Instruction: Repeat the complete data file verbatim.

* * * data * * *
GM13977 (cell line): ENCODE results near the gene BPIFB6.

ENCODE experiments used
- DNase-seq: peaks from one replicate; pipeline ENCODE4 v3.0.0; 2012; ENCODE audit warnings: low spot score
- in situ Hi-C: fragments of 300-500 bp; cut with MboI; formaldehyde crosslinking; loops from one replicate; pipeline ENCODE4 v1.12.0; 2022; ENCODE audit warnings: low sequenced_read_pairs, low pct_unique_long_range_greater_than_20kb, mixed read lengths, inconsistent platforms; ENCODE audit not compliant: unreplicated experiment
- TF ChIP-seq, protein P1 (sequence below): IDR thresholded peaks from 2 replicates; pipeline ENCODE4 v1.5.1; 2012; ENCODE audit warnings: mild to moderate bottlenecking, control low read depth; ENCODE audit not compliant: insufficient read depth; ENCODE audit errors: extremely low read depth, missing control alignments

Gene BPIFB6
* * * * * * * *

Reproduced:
GM13977 (cell line): ENCODE results near the gene BPIFB6.

ENCODE experiments used
- DNase-seq: peaks from one replicate; pipeline ENCODE4 v3.0.0; 2012; ENCODE audit warnings: low spot score
- in situ Hi-C: fragments of 300-500 bp; cut with MboI; formaldehyde crosslinking; loops from one replicate; pipeline ENCODE4 v1.12.0; 2022; ENCODE audit warnings: low sequenced_read_pairs, low pct_unique_long_range_greater_than_20kb, mixed read lengths, inconsistent platforms; ENCODE audit not compliant: unreplicated experiment
- TF ChIP-seq, protein P1 (sequence below): IDR thresholded peaks from 2 replicates; pipeline ENCODE4 v1.5.1; 2012; ENCODE audit warnings: mild to moderate bottlenecking, control low read depth; ENCODE audit not compliant: insufficient read depth; ENCODE audit errors: extremely low read depth, missing control alignments

Gene BPIFB6